I was already wishing I was closer to the stage.

The band went through an incredibly accurate and mesmerizing set, focusing on the Beatles' psychedelic era.  One of the most amazing aspects of the band was how they managed to emulate every single note with just four people on stage...from the sound effects in "Yellow Submarine" to the horn parts in "Penny Lane."  There were several moments when I told my friends that this was perhaps the most *surreal* thing I had ever seen in my life.  It was The Beatles, playing live, 30 years after their demise, right in front of my favorite place on earth, no less.

The crowning moment of my first experience with The Fab Four was at the very end of the set.  The band launched into the "Sgt. Pepper" reprise, which I figured would perhaps end the set.  I was wrong.  Without hesitation, the band segued right into the opening strains of "A Day In The Life."  I thought to myself 'there is no possible way they can pull this off live.'

"John" sat hunched at the keyboard, drenched in a spotlight, crooning the haunting lyrics into the microphone.  Everything was spot on.  As the orchestral rave-up neared, I anticipated how they were going to recreate the sound of a huge orchestra on that tiny stage.  The stage went dark as "Paul" turned around and faced "Ringo"'s drum kit.  He bobbed back and forth with with his bass...a sort of fencing act with the air.  "George" stood stoicly at a keyboard at the left of the stage.  The band's attention to detail again made itself apparent as "John" mumbled the count-off into the microphone, amidst a heavy dose of slap delay...just like the record.  "John" stood up a bit from his keyboard and began pounding the keys, slowly making his way up to the high end of the keyboard.  A low rumbling emitted from the stage that was absolutely monstrous.  The noise just grew louder and louder as "Ringo"'s crisp drum fills and "Paul"'s hypnotic bass notes led the way...and as the noise grew louder and louder and the ground began to vibrate slightly...louder, louder, vibrating more and more, and then *CRASH!!!!*, "Ringo" slammed his cymbals as the "orchestra" grew higher and higher , louder and louder, and then a few beats later the sound reached a fevered pitch as the "orchestra" climaxed...ZAP!...and the band went right into the jaunty middle section.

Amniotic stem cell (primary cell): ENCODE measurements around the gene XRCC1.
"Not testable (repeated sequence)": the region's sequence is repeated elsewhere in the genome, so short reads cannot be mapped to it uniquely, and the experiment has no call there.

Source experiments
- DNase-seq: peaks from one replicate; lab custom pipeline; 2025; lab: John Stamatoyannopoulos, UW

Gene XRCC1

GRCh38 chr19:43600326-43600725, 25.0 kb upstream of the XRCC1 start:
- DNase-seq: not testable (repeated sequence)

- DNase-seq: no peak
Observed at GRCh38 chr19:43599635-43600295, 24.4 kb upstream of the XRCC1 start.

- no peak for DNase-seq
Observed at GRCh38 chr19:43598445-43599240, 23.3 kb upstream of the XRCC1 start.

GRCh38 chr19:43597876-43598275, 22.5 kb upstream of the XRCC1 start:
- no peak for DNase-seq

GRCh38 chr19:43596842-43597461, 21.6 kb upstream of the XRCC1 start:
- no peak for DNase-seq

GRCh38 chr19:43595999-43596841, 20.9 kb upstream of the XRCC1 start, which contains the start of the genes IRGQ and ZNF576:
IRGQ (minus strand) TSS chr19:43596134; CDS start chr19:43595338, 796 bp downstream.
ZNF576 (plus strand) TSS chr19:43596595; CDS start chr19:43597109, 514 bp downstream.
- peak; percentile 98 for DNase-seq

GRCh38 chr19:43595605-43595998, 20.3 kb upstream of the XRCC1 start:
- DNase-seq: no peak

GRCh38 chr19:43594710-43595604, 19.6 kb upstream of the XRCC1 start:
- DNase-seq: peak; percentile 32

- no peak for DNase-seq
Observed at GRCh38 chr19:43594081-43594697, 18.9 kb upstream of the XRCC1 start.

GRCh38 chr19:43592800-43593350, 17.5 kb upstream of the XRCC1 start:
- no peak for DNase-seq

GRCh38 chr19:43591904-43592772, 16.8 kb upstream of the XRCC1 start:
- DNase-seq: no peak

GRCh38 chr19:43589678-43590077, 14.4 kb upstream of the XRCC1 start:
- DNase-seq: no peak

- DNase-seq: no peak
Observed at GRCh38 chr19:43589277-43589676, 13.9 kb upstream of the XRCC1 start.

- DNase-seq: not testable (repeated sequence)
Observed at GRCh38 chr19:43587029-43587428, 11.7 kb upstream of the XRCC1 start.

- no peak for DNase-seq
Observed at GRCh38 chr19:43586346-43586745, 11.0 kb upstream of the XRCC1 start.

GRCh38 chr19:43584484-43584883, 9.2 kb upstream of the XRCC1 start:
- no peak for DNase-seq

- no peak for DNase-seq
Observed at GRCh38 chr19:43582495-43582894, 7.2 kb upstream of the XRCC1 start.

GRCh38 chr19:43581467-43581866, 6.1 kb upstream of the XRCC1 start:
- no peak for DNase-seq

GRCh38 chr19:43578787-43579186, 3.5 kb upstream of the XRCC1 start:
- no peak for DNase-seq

I wanted to weep.

I was sold.  As the song continued, "Paul" proceeded to nail the bridge section which leads nicely into the "ahhhh" sing-a-long before the final verse.  After the second incredible orchestral build-up, a mere second or two of silence pervaded the chilly night air, and then the band came crashing down in one final E chord, amidst thunderous applause by the stunned onlookers.  The stage was backlit brightly as the four stood and took a collective bow, and the stage lowered.

I was in awe.

Needless to say, we waited around 45 minutes for the third set, by this time having made our way up into the middle of the crowd.  The band went through a blazing set of rocking numbers from the "white album," "Let It Be" and "Abbey Road"...unforgettable versions of "Birthday," "Revolution," "Let It Be," "Lady Madonna," "Ob-La-Di, Ob-La-Da" and a host of others.  Their humor and rapport was astounding...just like the real thing.  Not only this, but it was apparent that they strongly resembled the original Beatles, particularly the people playing Paul (Ardy Sarraf) and John (Ron McNeil).  Ardy had every nuance...the pensive bass playing while staring at the neck, the wide-eyed stare into the audience, the head-bobbing, the pointing...even the open mouthed shocked look when he made a mistake.  When Ron - sporting long hair and clad in a white suit and sneakers - was playing the keyboard, whenever he would stare down at the keys, it was vintage Lennon.  Terribly surreal...terribly effective.

After this performance, I returned to the Tomorrowland Terrace several times to see them, commencing in January of 2001, and continue to do so.  The Fab Four was quickly becoming an obsession.  I've also seen them outside the park many times, such as at the incredible House of Blues shows.  Each concert is just as much fun as the previous one.  Every show is a surprise, as you never know what songs they'll pull out.  And on top of this, I've made a lot of good friends and aquaintances along the way.  The Beatles seem - for all intents and purposes - to be back in my life.

© 2001 Crapple Records, Inc.  All rights reserved.  No part of this article may be reproduced without the expressed written consent of Crapple Records, Inc.